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Image Retrieved from: Giphy.com

If the curriculum wasn’t heavy enough, Elizabeth and I also struggled to grasp this assignment. We constantly asked Alec and Katia questions after class, and they demonstrated their almost non-human level of empathy and compassion when trying to clarify what we were doing. Thank you, lovely humans, for all of your help.

In order to alleviate the content-heavy curriculum, I focused mostly on creating an engaging artefact. This video took me longer than I thought it would to create, but I think it makes learning economics interesting and engaging. It’s something I can use for future teaching years.   Also, shout out to the number of students who helped me– from filming to editing, they are the best!

I’d like to thank everyone who gave us feedback! It’s always nice to hear peers’ opinions and improve our practice. Our Course Profile goes over common concerns and considerations when blending a classroom, so take a look at what our vision was before creating modules! This next portion was written by Elizabeth and me in response to the feedback we received, and yes we did write it in 3rd person. Yes, Katherine and Elizabeth thought it was super weird to write that way.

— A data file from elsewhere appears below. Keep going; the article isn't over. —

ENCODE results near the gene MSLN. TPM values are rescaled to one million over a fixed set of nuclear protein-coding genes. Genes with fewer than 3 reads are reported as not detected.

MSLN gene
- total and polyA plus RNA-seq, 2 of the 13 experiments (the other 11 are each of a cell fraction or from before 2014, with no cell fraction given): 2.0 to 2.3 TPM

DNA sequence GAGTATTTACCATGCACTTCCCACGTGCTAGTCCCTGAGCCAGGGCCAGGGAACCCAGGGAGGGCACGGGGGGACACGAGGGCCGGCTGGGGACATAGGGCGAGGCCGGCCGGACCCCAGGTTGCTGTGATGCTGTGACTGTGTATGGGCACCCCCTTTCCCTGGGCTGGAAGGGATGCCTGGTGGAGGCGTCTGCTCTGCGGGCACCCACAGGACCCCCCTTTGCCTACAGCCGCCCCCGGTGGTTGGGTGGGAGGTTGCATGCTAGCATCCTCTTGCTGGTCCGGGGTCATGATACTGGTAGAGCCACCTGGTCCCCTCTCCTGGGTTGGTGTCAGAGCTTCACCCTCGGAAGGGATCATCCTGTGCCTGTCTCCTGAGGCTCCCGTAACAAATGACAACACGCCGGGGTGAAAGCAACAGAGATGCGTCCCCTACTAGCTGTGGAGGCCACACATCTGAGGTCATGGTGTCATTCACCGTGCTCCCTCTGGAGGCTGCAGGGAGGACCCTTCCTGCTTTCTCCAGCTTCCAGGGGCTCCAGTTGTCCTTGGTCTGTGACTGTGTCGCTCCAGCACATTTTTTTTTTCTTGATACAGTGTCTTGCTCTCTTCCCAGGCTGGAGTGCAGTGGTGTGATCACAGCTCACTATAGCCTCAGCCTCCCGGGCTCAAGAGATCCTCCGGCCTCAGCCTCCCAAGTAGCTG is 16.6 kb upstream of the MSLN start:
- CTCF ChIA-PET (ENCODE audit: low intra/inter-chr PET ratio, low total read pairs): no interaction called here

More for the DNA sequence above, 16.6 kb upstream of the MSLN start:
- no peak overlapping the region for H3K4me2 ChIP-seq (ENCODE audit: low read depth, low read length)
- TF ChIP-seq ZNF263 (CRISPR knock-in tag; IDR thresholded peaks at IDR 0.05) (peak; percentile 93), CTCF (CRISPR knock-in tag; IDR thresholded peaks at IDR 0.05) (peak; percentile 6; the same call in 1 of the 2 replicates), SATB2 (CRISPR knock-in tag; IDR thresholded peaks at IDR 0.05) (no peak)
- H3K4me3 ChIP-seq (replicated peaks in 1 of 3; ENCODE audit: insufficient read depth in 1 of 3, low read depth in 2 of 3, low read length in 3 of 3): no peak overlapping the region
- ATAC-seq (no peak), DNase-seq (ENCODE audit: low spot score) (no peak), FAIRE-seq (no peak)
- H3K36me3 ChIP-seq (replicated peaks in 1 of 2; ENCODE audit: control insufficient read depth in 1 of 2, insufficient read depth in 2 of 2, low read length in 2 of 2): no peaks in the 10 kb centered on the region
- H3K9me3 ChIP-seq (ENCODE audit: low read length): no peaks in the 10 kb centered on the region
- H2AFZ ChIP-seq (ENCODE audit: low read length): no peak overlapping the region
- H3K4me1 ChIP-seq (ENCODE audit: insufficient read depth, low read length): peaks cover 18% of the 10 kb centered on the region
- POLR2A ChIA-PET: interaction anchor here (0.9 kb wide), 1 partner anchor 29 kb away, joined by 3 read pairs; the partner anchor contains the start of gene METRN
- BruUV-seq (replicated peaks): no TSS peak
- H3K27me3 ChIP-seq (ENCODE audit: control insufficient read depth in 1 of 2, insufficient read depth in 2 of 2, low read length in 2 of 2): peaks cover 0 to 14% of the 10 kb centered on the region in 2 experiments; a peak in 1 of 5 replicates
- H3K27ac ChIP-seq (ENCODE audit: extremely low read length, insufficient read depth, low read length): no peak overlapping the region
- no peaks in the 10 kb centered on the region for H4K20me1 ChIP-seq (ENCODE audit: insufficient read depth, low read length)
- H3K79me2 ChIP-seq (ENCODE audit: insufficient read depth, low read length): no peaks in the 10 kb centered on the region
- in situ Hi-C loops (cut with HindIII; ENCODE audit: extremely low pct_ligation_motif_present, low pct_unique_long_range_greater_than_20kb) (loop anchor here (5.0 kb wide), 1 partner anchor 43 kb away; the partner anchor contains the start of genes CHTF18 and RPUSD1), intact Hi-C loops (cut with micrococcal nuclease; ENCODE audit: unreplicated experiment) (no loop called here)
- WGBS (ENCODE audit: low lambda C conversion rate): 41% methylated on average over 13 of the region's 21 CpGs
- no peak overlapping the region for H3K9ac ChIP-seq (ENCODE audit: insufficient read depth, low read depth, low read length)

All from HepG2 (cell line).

• The link to Tubaland (artefact) didn’t work – We tested each other’s links to ensure they were working before sending them to people for feedback, and they did! However, we did not realize people without a @education.uregina email would not be able to view the Google Form. We have changed the link so that anyone can now view it. Thanks!
  • Teacher-student and student-student interaction in Google Classroom – We did not intend for Google Classroom to be the hub of discussion. Each student would have a blog where they would respond to various prompts throughout the semester. On Katherine’s Unit 2 module, she includes a blogging post about Canada’s staples, which requires students to interact, learn from each other, and provide each other with feedback. We wanted to use the various strengths of different platforms: Google Classroom is wonderful for providing immediate feedback and organizing assignments; WordPress blogs create opportunities for students to collaborate and discuss things in an online setting. We found that discussions on Google Classroom are not fluid and students can have very limited engaging conversations, so we used more than one platform for our course.
  • Long paragraphs – Our course profile did have very long paragraphs which can be daunting to read, and we were worried of this when elaborating our profile. We received different feedback in regards to our long paragraphs; some reviewers
    appreciated the information provided, while others found it intimidating. We believe, in the end, this does come down to different learning style and different teaching
    styles, as we explored even in thiscourse. Some appreciate longer

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    Image retrieved from: Sirseth.net